Software developers can’t keep from messing with a product.

The idea is to get 80% of a mobile solution built, and then literally put it in the hands of users to guide its refinement, says Robb Gaynor, founder and chief product officer of Austin, Texas-based Malauzai Software.

But that standard practice in the software industry clashes hard against banking culture, he says, where executives fear that a wonky app could mean customer attrition.

Developers of personal financial management apps need to find that right partner in banking willing to get through beta testing an app -– or as Gaynor describes it, executives “crazy enough” to take a leap of faith, and then patient enough to see it through.

"Our method is to get things out there quickly and then iterate based in feedback in the analytics," Gaynor says. 

"We try to push this kind of mantra, because it's how new products are developed, whether it's software, manufacturing; this is how things get tested in a production environment. There's no better way to harden a product than when somebody has it in their hands. The tradeoff of getting it to them quickly and then iterating quickly is that it creates better sense of goodwill than making somebody wait months to get something, and then they get it six months from now, and it's still broken."

Having been on both sides of the development fence -- he was previously general manager of Consumer Products at Digital Insight/Intuit and held roles with Charles Schwab and Wells Fargo Bank -- Gaynor tries his best to keep executives aware of the process.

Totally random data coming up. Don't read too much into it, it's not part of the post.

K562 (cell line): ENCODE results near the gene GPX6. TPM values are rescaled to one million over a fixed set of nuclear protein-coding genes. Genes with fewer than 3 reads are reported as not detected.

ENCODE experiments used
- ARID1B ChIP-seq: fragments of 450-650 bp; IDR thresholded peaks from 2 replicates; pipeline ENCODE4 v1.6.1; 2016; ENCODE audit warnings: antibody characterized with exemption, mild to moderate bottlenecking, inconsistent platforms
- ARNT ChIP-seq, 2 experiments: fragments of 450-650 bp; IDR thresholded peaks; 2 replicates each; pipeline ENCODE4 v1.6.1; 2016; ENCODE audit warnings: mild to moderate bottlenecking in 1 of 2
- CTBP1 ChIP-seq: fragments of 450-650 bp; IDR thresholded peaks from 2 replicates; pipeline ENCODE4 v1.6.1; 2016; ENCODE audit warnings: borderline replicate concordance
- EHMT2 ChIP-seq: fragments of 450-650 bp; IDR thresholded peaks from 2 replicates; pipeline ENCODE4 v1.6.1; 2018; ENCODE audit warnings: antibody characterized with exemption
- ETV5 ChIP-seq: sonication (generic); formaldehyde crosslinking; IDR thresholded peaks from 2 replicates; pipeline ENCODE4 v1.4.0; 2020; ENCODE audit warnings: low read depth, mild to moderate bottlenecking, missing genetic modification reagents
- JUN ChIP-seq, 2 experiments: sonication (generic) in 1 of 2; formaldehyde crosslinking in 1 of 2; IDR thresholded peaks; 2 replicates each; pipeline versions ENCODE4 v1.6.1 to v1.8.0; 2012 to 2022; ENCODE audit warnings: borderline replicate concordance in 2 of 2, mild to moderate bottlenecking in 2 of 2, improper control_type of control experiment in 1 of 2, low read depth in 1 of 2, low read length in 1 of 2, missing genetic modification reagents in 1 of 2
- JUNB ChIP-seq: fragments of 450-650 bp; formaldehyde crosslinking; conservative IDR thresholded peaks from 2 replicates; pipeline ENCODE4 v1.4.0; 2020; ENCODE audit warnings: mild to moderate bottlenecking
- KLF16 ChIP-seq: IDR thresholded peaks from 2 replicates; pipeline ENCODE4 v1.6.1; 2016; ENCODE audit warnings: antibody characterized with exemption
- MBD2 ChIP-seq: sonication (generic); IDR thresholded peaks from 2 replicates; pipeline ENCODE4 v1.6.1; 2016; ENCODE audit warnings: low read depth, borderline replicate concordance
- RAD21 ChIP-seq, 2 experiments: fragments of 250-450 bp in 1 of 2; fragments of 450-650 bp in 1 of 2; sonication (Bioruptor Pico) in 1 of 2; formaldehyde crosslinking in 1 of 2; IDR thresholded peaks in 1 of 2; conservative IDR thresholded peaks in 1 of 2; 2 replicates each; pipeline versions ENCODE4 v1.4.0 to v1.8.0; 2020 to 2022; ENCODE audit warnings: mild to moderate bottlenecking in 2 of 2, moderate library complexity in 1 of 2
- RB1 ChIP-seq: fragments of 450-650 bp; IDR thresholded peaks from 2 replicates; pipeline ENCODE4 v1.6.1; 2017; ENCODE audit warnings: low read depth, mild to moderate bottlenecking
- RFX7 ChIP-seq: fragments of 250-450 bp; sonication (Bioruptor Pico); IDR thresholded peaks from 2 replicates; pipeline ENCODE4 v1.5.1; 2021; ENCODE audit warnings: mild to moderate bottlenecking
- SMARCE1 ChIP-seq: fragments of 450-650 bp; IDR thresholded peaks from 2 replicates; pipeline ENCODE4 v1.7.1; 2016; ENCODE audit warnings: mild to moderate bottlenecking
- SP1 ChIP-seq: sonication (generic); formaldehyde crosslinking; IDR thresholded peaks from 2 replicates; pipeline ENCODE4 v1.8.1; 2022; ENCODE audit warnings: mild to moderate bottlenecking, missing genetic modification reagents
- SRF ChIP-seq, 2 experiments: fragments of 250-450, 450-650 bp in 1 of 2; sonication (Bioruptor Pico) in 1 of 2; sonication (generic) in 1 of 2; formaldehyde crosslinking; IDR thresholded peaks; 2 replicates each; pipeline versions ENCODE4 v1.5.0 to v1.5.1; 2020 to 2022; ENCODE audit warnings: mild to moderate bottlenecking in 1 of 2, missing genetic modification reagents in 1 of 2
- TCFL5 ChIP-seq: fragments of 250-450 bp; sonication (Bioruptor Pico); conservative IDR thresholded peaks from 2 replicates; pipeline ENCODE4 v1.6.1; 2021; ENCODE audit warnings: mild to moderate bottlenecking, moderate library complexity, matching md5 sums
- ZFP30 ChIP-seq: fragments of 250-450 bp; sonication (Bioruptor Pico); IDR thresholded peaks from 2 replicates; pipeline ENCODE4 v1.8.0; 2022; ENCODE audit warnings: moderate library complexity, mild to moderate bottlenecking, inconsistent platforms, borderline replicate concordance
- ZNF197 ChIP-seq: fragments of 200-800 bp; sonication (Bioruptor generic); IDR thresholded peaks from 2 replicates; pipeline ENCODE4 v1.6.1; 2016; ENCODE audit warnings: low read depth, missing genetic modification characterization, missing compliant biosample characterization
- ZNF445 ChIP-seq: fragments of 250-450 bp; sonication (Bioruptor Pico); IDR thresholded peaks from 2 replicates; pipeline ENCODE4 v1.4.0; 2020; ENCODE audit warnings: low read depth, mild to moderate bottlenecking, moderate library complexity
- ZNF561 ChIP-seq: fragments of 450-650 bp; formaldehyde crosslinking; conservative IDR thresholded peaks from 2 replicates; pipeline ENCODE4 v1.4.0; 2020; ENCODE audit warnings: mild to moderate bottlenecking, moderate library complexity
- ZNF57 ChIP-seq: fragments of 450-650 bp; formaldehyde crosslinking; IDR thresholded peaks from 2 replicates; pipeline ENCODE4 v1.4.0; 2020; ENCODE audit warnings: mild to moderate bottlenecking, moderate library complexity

"A lot of times the banks doing the testing with us haven't posted the app to the app store, maybe they've got 50 employees banging on the thing," he says.

"So they're doing internal testing, or limited released. The reality is, even those who tell us, 'We want a beta, we know it's going to be broken, we get it, this is going to be great,' [and then] they still yell at you. You get the app to them, and there are bugs, and they say, 'Hey wait a minute, there's bugs.' Well, we told you there'd be bugs. You accepted this. So that's banking. "

To smooth over what can be a constant source of friction, Gaynor says developers should examine their client lists and go with the firms that are ready to experiment first.

"In our market of community banks and credit unions and there's a good chunk of them that have the appetite to absorb that level of innovation, and we don't need a lot. We have 340 clients, and many of them are not that innovative. They don't want to be part of beta testing. They want 100 other banks to roll something out, and then they'll go. They get to go at their own pace, but my value proposition is one of innovation. I just need a few crazy banks every release, 12 times a year, to beta test one or two things.

"So we're going to do an app for the Apple watch. And we want three people ready the day it goes live. Out of my 300 clients, I can find three crazy bankers. That's what makes our job so much fun. We've got the appetite for innovation, we've got great community bankers, and we can help them innovate in the mobile channel."

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